Jane: Well, in some cultures, menstruation is just seen as a normal part of life. And the premenstrual phase is just accepted as a normal part of life. But what we see with some women, if you ask them the question about positive premenstrual change, or do you get any positive experiences? What you find is that some women will talk about having much higher libido, that it is a time when women really want to have sex.
It's also for some women, for example who are athletes, they can feel that they've got much more energy. Women who are writers can feel much more creative. Artists feel much more creative. I know myself, at times, when I was premenstrual, I often found it was the best time to write and when I was writing books, I'd often have an incredibly creative time.
If we think about it as an increased energy, it can actually be channeled positively, as well as negatively. And we have a sort of cultural context where we expect it to be seen as anger, as irritability. But women can actually turn that around and actually channel it really positively.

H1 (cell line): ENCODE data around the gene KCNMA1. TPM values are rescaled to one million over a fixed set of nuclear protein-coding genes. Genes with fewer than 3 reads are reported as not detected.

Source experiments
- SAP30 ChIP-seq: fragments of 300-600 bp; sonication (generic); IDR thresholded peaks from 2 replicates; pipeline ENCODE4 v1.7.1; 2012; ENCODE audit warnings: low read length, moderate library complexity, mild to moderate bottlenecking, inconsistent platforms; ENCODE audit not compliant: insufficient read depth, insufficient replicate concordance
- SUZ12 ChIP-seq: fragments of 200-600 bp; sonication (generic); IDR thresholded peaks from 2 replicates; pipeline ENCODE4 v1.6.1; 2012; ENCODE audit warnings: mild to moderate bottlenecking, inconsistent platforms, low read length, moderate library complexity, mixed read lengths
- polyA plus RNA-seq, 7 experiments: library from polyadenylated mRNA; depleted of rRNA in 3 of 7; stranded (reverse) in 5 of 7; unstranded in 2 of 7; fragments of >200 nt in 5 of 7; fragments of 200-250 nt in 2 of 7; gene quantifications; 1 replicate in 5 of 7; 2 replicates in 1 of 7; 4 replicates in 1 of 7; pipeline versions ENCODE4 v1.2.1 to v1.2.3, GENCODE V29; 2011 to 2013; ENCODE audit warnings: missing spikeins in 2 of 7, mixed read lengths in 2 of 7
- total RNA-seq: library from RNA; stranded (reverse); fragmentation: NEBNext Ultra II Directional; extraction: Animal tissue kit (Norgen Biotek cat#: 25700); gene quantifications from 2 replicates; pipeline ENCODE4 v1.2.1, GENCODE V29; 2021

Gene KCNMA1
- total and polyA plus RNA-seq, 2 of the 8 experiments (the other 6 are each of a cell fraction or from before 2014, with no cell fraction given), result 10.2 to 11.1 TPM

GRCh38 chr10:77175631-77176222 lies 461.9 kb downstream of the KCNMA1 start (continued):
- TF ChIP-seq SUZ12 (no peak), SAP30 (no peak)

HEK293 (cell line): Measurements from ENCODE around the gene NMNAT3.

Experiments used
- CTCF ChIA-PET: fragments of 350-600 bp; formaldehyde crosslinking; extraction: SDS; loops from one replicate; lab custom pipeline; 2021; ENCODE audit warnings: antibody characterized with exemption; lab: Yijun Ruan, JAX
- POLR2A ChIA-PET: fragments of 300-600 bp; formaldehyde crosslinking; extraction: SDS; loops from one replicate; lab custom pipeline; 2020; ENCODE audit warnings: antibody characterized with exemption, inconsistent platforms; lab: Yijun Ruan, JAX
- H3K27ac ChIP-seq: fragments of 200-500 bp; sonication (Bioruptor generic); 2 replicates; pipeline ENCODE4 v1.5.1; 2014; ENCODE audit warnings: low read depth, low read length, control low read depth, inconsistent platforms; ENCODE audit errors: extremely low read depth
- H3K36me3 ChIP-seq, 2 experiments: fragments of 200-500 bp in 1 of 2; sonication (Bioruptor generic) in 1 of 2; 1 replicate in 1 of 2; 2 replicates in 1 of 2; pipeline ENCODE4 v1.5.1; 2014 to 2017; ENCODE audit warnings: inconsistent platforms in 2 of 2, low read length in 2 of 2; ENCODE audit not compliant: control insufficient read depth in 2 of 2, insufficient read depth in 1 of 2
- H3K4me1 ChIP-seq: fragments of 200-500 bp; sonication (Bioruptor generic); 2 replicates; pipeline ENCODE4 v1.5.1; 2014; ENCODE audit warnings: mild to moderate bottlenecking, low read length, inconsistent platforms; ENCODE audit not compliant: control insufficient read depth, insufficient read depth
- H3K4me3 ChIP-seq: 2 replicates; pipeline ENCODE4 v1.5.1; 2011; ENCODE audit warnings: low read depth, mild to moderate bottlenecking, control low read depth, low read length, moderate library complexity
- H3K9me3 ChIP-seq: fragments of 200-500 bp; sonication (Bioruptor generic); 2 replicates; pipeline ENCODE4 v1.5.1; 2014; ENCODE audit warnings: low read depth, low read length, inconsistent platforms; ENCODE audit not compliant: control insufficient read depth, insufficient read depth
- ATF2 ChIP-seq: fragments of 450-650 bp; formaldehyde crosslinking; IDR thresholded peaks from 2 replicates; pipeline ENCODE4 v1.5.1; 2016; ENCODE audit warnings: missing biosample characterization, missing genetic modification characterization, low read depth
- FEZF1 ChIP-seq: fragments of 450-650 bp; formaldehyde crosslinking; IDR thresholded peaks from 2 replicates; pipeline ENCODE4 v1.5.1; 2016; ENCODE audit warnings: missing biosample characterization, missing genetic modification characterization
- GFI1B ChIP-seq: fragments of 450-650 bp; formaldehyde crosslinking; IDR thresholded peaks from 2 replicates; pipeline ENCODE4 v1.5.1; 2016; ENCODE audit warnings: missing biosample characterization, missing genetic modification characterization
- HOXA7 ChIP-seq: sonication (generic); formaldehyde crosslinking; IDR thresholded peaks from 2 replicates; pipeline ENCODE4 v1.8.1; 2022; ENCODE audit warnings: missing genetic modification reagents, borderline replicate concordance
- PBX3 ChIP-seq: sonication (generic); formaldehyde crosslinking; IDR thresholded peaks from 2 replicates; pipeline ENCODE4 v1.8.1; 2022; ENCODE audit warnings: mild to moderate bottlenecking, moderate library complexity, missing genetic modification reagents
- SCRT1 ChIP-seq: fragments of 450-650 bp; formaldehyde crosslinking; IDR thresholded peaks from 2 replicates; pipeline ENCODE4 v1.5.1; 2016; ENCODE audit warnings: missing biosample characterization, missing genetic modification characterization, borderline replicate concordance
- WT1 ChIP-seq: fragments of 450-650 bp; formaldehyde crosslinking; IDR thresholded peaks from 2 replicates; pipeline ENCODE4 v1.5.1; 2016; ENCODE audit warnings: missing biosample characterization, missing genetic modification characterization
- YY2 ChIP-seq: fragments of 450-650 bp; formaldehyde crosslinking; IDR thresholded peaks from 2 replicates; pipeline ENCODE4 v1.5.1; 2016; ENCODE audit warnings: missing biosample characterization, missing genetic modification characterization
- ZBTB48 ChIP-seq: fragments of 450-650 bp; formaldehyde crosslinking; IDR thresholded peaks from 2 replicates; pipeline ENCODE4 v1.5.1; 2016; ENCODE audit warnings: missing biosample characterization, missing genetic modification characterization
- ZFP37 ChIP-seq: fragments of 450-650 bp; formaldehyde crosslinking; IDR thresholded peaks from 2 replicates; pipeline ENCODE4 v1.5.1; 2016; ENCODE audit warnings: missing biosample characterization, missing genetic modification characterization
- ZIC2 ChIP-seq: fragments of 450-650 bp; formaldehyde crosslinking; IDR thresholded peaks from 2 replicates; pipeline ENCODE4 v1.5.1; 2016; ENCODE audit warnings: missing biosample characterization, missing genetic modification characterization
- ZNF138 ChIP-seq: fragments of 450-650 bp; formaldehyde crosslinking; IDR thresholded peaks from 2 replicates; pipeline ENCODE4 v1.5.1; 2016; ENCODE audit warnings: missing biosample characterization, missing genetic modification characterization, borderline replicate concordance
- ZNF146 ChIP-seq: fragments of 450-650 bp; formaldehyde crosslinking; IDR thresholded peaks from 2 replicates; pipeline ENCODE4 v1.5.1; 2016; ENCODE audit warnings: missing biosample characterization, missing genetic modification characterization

I think it's really interesting, also, to look at menstrual art. There's been a resurgence in menstrual art, which sort of reflects those sorts of ideas, where we're in a way, it's a counter narrative to this seeing as menstruation and the premenstrual phase as a sign of a monstrous, is actually celebrating the power of menstruation the power of that premenstrual energy. And I think that's something that women can tap into and certainly enjoy.